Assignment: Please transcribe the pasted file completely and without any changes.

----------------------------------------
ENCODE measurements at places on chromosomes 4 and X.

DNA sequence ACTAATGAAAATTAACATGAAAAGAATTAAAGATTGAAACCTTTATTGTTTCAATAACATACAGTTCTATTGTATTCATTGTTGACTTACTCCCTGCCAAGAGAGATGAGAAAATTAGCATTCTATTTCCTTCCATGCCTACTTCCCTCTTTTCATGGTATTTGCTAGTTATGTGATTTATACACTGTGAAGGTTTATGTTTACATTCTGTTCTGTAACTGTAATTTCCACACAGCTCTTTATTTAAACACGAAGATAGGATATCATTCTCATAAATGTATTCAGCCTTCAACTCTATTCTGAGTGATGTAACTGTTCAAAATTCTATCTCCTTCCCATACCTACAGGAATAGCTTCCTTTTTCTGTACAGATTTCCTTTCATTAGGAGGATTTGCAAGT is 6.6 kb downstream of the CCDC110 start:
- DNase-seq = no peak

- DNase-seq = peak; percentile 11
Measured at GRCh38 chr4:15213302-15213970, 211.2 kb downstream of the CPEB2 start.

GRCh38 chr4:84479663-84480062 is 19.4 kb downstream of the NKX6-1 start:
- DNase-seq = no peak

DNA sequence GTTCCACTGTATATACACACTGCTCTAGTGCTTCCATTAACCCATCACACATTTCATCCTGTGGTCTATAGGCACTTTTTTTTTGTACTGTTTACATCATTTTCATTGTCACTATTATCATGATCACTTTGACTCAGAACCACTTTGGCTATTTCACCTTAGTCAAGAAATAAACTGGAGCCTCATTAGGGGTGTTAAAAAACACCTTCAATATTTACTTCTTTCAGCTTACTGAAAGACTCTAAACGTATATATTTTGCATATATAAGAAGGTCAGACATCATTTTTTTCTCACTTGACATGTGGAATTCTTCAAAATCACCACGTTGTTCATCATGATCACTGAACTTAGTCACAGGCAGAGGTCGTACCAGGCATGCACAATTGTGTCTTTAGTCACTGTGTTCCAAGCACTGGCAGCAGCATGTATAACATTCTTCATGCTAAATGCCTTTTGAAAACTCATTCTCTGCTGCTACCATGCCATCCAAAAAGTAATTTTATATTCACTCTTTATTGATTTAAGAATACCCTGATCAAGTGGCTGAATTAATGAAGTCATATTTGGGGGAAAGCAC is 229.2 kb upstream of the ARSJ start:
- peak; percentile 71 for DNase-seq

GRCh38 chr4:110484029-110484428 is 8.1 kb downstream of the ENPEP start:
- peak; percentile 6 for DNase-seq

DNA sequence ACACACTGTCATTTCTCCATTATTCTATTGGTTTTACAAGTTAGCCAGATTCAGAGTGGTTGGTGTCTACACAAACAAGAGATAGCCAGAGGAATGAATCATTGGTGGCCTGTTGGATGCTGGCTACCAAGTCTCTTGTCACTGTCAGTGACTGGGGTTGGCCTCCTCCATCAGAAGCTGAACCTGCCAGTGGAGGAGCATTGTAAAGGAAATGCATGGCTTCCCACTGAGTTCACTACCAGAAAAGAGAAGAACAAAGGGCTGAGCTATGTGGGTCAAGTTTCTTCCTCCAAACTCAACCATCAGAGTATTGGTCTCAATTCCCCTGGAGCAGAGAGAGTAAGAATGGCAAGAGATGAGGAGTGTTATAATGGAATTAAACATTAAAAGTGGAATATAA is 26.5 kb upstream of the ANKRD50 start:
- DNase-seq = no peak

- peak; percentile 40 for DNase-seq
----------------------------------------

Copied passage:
ENCODE measurements at places on chromosomes 4 and X.

DNA sequence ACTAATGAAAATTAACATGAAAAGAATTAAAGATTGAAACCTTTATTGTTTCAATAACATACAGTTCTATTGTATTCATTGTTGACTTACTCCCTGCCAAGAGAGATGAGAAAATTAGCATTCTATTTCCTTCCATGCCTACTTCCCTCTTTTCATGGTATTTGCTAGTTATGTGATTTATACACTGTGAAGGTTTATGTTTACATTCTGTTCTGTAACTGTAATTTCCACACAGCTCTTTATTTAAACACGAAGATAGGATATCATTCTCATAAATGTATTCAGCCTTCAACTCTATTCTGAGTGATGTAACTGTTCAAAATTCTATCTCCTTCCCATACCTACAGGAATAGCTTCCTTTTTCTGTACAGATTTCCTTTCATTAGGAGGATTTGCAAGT is 6.6 kb downstream of the CCDC110 start:
- DNase-seq = no peak

- DNase-seq = peak; percentile 11
Measured at GRCh38 chr4:15213302-15213970, 211.2 kb downstream of the CPEB2 start.

GRCh38 chr4:84479663-84480062 is 19.4 kb downstream of the NKX6-1 start:
- DNase-seq = no peak

DNA sequence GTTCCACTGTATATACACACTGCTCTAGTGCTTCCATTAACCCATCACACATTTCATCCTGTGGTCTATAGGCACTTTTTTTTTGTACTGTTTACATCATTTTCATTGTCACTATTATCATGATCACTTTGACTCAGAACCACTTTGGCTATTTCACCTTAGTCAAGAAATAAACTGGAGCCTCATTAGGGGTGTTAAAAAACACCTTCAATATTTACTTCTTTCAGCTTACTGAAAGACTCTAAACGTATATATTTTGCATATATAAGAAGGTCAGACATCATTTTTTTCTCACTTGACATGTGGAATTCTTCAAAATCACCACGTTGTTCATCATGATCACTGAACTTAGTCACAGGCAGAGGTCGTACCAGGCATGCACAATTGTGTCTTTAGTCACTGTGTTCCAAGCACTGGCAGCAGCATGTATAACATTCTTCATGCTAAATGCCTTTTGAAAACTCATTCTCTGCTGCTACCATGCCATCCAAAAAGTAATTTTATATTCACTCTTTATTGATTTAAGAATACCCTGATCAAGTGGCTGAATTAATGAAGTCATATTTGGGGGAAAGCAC is 229.2 kb upstream of the ARSJ start:
- peak; percentile 71 for DNase-seq

GRCh38 chr4:110484029-110484428 is 8.1 kb downstream of the ENPEP start:
- peak; percentile 6 for DNase-seq

DNA sequence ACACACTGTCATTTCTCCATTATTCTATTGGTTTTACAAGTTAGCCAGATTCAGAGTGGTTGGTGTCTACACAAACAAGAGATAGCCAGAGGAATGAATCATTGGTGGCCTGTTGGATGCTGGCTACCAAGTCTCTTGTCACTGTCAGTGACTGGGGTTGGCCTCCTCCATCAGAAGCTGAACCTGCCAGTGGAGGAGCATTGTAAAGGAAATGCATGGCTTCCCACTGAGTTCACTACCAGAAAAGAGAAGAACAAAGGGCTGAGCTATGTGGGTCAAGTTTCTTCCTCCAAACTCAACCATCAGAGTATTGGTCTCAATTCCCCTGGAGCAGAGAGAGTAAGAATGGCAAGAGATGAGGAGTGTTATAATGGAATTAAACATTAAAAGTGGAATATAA is 26.5 kb upstream of the ANKRD50 start:
- DNase-seq = no peak

- peak; percentile 40 for DNase-seq